Continuing to Respond to a Question from Carl P in Los Angeles, CA: How important are headshots and what is your philosophy behind the type of headshots that are needed as I am primarily a film and TV actor in Los Angeles.
Bob opened by welcoming all to this edition of his column on Times Square Chronicles where he speaks on video in addition to a written summary. He reminds the readers that the column is devised to answer viewer questions asked of a manager and/or producer like himself, so please email your questions to firstname.lastname@example.org.
He mentioned that the column is a benefit for The Actors Fund and elaborated on it some. The link to donate was on the video and is below the written summary here. Then he announced that the guest today was Jacque Pedersen-Schrimscher, a manager/agent from Los Angeles who was also an agent in Atlanta who was brought up in the South.
Jacque advised actors to change headshots at least every 2 years as they never look the same, especially in 2020. To not do so is an insult to your reps and CDs as you are going to age. Make the pictures brand focused. In theatre, you can get away with just one headshot – your ‘money shot’ which she discussed in Part 1. This is not the case in Film/TV. She further advised what she advises young actors fresh in LA. They should take a day off, sit down and write down all the shows they believe they could be a series regular on. Not their favorite ones necessarily but the ones they believe would be a fit. If you do, you will see a commonality in the types of roles you are a fit for. She then said to watch an entire series and make notes of what additional roles you could play. If you see there are a lot of people who look like you on the show – it could be a good thing for you. She used the show Mike and Molly as an example. The leads were heavyset. What are the chances of them having another series regular that is very fat -slim to none. But if you are thin – good chance to be cast. Further used Law & Order as an example. Characters are usually clean-cut District Attorneys, ADAs, etc and the perps are usually not clean cut with beards, tattoos etc. Are you a fit? Also, if you are a perp, you will not be a regular because they are killed off, so be aware of this. They don’t have many blondes on the show, so if you are blonde – it is a good thing and may give you a chance to get cast because there is nobody who looks like you. After you have done this for a bunch of shows – look for the roles that are common in all these shows and that will help you identify your brand. These are the pictures you need to get. Don’t listen to family and friends. Get professionals who will know your brand. She also used DiNiro and Streep as an example of actors who did certain roles over and over until they were established, which then allowed them to diversify.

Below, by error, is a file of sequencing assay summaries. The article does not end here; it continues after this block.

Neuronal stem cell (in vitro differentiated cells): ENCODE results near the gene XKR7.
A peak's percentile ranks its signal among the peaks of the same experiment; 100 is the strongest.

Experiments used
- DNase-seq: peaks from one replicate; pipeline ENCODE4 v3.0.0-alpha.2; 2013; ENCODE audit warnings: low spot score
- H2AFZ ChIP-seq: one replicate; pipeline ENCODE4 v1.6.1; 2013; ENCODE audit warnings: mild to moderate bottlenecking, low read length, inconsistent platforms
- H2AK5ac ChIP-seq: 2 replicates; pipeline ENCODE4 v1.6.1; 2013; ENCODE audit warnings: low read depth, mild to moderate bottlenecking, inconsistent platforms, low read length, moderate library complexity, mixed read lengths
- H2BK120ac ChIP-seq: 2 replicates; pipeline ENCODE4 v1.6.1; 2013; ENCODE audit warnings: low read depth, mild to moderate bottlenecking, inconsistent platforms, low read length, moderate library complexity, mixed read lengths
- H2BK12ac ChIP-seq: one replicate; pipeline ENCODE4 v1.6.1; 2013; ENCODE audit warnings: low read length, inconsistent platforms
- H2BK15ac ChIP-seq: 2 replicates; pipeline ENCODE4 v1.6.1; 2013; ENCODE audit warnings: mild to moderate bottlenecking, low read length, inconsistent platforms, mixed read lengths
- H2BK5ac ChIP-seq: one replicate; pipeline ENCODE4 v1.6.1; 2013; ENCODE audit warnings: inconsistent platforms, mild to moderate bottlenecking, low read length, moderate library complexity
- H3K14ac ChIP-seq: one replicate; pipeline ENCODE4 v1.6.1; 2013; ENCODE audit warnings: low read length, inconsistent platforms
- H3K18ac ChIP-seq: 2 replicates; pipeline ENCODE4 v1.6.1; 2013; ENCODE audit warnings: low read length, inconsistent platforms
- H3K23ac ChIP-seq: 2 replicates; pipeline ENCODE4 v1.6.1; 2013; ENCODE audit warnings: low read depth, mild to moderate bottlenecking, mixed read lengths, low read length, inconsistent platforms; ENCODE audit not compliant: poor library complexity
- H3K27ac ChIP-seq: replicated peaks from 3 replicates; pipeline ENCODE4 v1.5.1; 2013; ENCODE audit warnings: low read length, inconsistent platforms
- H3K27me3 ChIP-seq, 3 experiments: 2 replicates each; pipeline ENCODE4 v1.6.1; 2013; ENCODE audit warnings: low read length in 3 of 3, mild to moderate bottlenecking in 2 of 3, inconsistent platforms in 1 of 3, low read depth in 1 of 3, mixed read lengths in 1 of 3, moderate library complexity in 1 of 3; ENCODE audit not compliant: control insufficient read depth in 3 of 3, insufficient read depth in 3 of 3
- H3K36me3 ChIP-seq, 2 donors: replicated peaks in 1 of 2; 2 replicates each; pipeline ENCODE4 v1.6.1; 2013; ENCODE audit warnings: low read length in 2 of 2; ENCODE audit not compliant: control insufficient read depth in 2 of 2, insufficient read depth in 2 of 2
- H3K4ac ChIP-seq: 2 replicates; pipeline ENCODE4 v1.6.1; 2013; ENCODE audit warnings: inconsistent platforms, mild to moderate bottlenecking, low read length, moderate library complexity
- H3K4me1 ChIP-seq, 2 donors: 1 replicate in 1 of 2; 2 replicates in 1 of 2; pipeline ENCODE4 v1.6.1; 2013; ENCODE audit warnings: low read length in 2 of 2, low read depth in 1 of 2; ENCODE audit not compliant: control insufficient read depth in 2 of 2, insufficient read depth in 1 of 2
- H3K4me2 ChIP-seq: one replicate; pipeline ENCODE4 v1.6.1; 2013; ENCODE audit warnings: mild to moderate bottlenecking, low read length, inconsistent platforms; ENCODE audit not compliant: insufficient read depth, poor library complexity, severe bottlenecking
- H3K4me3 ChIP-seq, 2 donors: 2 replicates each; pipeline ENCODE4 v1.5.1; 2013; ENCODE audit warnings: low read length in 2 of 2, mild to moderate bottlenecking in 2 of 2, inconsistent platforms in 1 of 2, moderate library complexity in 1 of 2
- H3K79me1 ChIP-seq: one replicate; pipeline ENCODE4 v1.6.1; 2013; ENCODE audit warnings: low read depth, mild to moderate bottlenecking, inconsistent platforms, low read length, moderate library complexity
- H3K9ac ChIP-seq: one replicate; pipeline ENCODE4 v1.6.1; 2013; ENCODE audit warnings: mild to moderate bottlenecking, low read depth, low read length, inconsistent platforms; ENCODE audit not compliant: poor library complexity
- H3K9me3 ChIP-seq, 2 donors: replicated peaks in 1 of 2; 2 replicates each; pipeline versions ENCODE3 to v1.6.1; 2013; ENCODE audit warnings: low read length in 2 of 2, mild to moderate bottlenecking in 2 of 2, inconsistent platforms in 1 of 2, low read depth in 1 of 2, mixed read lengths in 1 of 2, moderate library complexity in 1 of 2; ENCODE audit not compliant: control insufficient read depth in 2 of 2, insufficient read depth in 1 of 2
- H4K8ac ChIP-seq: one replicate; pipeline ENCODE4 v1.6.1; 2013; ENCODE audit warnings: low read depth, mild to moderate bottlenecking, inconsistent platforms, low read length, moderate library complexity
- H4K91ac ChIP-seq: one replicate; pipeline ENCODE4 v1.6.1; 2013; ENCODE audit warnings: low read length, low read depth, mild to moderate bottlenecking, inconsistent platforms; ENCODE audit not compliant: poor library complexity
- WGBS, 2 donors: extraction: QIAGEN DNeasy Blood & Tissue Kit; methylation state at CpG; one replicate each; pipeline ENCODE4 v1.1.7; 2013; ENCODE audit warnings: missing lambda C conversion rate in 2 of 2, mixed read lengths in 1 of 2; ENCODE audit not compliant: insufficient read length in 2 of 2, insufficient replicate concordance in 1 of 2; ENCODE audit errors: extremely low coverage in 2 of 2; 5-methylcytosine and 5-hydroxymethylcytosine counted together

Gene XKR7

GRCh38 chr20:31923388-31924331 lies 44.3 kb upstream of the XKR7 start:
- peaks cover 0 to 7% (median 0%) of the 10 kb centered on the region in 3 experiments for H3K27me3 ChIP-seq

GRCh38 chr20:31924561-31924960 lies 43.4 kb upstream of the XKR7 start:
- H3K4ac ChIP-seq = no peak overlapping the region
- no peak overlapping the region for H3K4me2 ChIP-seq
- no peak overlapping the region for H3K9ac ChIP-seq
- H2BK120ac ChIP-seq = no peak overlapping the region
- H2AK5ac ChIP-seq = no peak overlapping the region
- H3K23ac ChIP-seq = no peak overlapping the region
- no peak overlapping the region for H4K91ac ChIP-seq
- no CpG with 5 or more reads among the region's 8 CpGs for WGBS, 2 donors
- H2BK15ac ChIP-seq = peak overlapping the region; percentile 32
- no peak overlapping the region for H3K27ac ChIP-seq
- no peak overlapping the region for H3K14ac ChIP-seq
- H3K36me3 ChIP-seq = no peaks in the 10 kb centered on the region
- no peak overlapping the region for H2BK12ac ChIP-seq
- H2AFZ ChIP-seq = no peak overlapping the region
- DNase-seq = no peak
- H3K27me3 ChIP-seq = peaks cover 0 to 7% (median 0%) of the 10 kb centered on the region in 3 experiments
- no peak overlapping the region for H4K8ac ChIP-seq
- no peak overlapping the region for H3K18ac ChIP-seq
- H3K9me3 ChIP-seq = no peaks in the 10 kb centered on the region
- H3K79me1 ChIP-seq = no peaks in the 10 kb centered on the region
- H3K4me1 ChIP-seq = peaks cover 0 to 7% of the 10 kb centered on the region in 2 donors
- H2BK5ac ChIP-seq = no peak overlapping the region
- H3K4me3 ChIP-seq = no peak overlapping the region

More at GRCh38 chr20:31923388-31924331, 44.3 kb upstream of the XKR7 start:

Bob concluded the session by asking Jacque to bullet point the highlights of what she discussed.
1) Go professional
2) Go for personality over glamour.
3) Pictures are all about the eyes.
4) Pay attention to lighting and background. Natural light over studio if possible for film and TV.
5) No props..we look at face, eyes and character.
6) Don’t go crazy with makeup – less is more.
Bob then summed up that headshots are an actor’s calling card to casting directors and agents. If you do not have great headshots you will not get opportunities. Jacque re-emphasized the pictures and how they must JUMP out of the pack.
Bob closed with a reminder about possible donation to The Actors Fund and gave the URL to email questions. All links to other columns are below this summary. Thank you.
Bob Blume’s company website is www.StepForwardEntertainment.com
To Donate to The Actors Fund: www.actorsfund.org/stepforward
To Send in a question: email@example.com
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